Title: The Book Thief
Author: Markus Zusak
Hardcover: 560 pages
Publisher: Knopf Books for Young Readers; First edition (March 14, 2006)
Age Range: 12 and up
Grade Level: 7 and up
Amazon Review: 4.6 stars
Book blurb as seen on Amazon:
The extraordinary #1 New York Times bestseller that is now a major motion picture, Markus Zusak’s unforgettable story is about the ability of books to feed the soul.
It is 1939. Nazi Germany. The country is holding its breath. Death has never been busier, and will become busier still.
Liesel Meminger is a foster girl living outside of Munich, who scratches out a meager existence for herself by stealing when she encounters something she can’t resist–books. With the help of her accordion-playing foster father, she learns to read and shares her stolen books with her neighbors during bombing raids as well as with the Jewish man hidden in her basement.
In superbly crafted writing that burns with intensity, award-winning author Markus Zusak, author of I Am the Messenger, has given us one of the most enduring stories of our time.
There are very few books in this world that I consider a must-read for all people. Taste, reading abilities, time, all factor in to make some books just not suitable for some readers, while others will offer them what they are looking for. But The Book Thief is one such book. I am so in awe of the story, and how Zusak tells it, that I’m not even sure I should be reviewing. And my thoughts are so scattered and raw that I’m not even sure what I’m going to say.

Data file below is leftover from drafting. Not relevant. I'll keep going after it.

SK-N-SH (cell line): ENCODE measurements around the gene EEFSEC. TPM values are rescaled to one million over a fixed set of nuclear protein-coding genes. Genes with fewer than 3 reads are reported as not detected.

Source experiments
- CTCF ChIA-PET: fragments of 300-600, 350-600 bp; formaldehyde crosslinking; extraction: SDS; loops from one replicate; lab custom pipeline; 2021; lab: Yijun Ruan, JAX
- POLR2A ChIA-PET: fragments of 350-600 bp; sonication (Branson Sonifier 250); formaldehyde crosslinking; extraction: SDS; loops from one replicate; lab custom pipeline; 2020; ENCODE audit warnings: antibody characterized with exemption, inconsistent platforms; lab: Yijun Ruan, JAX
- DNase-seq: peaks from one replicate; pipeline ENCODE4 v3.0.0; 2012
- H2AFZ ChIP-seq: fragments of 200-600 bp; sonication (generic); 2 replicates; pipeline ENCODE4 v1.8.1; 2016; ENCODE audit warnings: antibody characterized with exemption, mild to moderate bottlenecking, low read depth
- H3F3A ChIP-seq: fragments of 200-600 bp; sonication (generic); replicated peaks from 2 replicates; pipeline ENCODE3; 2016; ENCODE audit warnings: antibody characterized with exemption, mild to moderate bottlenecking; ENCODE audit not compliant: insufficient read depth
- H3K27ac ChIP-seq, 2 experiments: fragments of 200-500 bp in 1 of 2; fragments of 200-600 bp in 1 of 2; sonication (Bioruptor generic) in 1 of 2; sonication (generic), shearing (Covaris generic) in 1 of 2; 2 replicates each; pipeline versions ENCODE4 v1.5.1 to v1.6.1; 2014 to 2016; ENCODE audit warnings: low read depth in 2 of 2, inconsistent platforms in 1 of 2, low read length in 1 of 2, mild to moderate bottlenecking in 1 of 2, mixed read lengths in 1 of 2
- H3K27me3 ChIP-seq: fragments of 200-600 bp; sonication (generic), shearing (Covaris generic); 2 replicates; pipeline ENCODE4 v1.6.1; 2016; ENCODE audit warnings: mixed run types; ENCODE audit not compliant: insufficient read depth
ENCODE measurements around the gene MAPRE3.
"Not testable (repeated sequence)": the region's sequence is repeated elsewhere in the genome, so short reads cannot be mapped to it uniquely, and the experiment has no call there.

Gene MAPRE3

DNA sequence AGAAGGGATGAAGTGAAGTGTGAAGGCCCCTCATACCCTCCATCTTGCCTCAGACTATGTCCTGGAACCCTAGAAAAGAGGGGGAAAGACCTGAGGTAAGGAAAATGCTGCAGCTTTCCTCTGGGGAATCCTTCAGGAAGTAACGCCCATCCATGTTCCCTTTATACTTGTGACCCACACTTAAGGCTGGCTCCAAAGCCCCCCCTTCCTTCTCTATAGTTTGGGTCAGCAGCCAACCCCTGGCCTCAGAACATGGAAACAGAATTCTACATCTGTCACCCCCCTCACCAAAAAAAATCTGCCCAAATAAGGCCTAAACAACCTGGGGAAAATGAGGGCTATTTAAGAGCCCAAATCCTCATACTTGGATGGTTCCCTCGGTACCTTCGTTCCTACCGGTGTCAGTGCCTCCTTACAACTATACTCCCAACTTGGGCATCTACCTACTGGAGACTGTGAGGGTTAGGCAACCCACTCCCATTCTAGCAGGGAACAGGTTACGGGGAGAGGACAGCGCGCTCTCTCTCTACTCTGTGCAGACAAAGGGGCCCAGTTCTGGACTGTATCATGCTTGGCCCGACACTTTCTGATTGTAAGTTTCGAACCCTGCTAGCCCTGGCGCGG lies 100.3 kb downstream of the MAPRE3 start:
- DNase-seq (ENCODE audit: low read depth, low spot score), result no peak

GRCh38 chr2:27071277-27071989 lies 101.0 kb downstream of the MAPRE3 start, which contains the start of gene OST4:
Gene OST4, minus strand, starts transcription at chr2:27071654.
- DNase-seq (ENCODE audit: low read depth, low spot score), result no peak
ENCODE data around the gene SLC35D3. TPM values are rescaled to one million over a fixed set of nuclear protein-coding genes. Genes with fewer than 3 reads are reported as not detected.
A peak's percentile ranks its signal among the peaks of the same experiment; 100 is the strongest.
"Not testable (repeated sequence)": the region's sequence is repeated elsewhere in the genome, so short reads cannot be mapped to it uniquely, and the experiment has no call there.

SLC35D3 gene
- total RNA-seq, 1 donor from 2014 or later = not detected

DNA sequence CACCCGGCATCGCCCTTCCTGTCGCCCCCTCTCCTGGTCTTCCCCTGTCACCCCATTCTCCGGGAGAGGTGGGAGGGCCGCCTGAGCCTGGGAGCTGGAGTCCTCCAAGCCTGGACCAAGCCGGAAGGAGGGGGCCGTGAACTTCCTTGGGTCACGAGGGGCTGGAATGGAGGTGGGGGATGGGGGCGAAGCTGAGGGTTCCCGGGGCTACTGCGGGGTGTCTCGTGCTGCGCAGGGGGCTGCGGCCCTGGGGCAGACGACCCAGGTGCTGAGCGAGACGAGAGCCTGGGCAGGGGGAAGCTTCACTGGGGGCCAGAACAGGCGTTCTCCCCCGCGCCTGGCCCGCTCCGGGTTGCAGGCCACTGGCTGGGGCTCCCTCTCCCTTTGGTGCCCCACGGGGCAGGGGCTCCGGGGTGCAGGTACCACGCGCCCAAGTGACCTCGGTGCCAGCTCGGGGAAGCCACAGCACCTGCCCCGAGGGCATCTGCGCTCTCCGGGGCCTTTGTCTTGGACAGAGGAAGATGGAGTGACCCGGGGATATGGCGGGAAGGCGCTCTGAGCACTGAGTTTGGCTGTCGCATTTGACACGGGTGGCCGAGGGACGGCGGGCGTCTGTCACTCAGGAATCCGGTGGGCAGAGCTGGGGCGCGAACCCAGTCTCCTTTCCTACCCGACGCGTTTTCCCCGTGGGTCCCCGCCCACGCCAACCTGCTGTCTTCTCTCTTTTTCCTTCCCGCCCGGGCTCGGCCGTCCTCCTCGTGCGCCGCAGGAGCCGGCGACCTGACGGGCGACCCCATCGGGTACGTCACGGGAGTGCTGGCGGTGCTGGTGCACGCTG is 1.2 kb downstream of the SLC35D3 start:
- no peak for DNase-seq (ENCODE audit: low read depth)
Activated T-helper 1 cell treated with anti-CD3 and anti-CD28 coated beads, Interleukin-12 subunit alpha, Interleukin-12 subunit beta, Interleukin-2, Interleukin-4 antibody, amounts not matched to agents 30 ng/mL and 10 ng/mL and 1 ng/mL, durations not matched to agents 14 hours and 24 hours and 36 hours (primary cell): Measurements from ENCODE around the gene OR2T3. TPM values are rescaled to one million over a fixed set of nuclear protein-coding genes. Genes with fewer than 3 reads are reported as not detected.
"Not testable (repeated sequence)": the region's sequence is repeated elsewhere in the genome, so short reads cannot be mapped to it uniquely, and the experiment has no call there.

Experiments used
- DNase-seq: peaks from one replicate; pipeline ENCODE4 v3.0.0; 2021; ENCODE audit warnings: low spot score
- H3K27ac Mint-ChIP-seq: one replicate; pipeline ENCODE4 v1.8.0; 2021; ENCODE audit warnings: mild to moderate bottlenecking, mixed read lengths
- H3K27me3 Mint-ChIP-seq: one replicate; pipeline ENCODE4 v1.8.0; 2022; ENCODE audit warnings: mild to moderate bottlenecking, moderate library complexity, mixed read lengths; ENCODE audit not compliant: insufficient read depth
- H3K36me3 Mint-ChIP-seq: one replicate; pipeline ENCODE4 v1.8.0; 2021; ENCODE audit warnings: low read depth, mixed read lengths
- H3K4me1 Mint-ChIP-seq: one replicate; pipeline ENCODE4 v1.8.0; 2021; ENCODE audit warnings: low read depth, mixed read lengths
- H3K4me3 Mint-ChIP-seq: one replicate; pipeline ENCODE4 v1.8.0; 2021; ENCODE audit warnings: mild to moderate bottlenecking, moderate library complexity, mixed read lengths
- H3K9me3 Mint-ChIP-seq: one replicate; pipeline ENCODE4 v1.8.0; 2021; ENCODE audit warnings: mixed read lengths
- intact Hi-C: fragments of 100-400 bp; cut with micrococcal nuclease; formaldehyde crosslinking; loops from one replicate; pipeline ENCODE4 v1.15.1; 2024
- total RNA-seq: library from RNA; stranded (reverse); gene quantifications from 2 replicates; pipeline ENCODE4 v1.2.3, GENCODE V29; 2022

Everyone knows stories of Nazi Germany, of concentration camps and swastikas, of death and denial. It’s not a subject I care to read, to be honest. Not because I want to deny it or bury my head in the sand, but more because I know and understand what happened during WWII and I don’t choose to revel in its misery. But Zusak draws a picture I have never really seen before, and now that I see it, I can’t look away from its beauty and its horror.
I’ve been meaning to read The Book Thief since I heard the movie was coming out. Sad that I wasn’t aware of such a literary gem until they wanted to make a motion picture of it, but there it is. Though a book snob myself, I’ve decided not to look down on people who rush to read a book before the movie comes out, when many “literary types” read that book “ages ago”. I frequent the library and am active online in many reading and writing circles, and still I hadn’t heard of it. Even still, I didn’t rush to read it because there were so many other things to read and get done. It wasn’t until I read agent after agent suggesting The Book Thief as a must-read for any writer who wanted to improve their craft that I decided it must be done.
For the record, I think The Book Thief is a must-read for anyone who lives and breathes in this world, not just writers. Learning from Zusak’s skill is just a secondary motivation, though it was at first my only motivation. I quickly saw what those agents were talking about, but was so lost in the gritty, glorious beauty of the words, that all the rest was unimportant. Where I usually devour a book to reach the story’s conclusion like a ravenous animal that hasn’t been fed, this truly was a book to be savored. Some passages I read more than once, not only to try to understand (because there were a few I just didn’t get) but also to enjoy them again and again. Some words string a bead necklace, but Zusak’s made pearls.